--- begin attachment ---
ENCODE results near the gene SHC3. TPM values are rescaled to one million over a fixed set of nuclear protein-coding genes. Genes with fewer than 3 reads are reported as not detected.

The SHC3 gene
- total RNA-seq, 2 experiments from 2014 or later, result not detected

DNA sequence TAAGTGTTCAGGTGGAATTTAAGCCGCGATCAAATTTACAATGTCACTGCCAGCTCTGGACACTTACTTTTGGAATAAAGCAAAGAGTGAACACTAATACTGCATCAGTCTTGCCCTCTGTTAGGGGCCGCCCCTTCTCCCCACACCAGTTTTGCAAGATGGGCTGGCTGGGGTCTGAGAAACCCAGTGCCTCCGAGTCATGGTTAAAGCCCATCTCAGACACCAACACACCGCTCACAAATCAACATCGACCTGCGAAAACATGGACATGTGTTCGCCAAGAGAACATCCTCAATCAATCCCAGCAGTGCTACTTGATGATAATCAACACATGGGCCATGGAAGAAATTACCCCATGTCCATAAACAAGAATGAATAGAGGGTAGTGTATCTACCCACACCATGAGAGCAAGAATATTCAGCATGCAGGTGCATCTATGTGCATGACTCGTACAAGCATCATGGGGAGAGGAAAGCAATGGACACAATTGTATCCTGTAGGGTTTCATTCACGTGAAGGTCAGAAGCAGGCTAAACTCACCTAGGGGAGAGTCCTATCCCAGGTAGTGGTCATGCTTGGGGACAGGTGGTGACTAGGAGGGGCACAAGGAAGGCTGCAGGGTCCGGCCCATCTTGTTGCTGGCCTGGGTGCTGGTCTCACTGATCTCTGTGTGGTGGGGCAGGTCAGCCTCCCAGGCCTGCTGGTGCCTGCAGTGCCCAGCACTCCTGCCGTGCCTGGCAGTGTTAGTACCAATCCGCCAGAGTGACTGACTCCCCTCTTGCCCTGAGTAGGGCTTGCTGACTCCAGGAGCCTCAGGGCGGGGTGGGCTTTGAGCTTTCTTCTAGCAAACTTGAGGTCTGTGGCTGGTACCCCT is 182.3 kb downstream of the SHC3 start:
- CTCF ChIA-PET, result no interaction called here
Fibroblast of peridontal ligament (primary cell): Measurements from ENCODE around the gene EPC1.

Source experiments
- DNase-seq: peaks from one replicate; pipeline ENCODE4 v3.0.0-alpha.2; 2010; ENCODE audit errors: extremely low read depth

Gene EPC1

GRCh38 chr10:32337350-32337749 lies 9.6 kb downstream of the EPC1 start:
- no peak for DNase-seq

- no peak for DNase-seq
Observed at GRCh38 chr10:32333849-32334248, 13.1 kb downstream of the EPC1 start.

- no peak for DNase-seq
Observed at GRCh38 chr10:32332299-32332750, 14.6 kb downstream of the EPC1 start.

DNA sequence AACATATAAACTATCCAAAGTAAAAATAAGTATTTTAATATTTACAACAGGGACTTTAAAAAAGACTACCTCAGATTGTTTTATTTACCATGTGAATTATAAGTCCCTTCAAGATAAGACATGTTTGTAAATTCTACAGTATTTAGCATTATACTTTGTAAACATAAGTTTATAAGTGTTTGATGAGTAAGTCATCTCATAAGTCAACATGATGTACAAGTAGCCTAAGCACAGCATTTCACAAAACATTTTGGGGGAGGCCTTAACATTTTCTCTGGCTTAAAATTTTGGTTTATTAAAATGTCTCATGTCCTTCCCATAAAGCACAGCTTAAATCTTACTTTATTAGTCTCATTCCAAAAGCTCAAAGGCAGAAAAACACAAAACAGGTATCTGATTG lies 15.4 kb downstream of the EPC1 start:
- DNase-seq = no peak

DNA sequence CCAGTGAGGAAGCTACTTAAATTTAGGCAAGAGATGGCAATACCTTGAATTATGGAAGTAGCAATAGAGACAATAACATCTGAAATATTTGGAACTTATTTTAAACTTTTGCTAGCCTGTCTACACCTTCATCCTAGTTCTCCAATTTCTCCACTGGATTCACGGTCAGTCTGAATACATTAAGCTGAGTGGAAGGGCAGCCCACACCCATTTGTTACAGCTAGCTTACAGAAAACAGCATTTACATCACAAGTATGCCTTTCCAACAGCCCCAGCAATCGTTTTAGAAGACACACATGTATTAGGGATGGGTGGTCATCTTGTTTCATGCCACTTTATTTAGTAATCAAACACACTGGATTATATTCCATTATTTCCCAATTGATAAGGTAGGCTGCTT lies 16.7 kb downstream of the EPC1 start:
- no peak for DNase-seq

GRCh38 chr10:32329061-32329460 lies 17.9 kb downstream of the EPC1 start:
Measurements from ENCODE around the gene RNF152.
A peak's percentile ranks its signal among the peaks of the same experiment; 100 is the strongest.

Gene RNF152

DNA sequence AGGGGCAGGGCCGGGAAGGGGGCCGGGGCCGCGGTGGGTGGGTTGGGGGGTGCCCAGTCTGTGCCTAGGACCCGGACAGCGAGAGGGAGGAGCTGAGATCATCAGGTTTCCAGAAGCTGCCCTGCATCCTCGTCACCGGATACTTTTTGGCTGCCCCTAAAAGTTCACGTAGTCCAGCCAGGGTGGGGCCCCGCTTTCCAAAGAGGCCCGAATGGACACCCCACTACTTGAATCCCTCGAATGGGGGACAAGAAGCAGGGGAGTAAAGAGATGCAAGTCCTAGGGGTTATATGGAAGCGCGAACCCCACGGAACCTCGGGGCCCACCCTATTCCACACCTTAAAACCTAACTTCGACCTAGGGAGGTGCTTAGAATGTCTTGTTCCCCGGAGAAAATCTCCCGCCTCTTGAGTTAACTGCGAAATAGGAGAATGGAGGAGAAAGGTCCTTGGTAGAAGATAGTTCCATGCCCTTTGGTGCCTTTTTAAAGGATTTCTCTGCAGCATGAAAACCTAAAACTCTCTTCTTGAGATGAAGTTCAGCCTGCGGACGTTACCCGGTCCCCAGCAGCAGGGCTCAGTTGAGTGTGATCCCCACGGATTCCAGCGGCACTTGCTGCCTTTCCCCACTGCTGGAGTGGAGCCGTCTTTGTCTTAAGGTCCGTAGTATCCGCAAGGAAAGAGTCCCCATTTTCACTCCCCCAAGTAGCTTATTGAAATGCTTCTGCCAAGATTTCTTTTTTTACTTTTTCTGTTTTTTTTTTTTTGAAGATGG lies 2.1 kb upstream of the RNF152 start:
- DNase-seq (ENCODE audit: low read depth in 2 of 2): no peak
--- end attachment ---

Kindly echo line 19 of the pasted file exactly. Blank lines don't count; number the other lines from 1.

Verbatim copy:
- no peak for DNase-seq